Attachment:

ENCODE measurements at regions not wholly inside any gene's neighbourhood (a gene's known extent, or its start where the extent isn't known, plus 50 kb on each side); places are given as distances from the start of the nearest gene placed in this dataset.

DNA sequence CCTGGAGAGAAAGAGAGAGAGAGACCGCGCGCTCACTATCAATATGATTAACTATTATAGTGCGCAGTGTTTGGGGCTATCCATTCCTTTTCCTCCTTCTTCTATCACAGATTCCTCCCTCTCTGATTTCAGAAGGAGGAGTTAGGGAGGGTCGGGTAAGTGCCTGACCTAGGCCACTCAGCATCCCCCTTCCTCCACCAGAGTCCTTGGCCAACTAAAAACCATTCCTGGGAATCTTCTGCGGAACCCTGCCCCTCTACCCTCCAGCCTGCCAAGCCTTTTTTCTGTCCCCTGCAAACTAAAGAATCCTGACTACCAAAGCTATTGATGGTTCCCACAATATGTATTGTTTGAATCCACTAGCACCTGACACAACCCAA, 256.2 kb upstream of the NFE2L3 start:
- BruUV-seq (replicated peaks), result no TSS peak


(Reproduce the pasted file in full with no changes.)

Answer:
ENCODE measurements at regions not wholly inside any gene's neighbourhood (a gene's known extent, or its start where the extent isn't known, plus 50 kb on each side); places are given as distances from the start of the nearest gene placed in this dataset.

DNA sequence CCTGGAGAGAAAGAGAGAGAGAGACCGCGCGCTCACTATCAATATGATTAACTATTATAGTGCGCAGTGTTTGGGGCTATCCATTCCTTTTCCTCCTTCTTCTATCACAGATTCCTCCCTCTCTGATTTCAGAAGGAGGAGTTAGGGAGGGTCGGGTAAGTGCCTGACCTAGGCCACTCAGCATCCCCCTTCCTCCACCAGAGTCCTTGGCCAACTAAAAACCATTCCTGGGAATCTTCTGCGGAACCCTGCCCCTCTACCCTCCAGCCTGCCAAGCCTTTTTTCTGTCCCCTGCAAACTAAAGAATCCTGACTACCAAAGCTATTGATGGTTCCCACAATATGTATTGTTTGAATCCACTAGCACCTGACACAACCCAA, 256.2 kb upstream of the NFE2L3 start:
- BruUV-seq (replicated peaks), result no TSS peak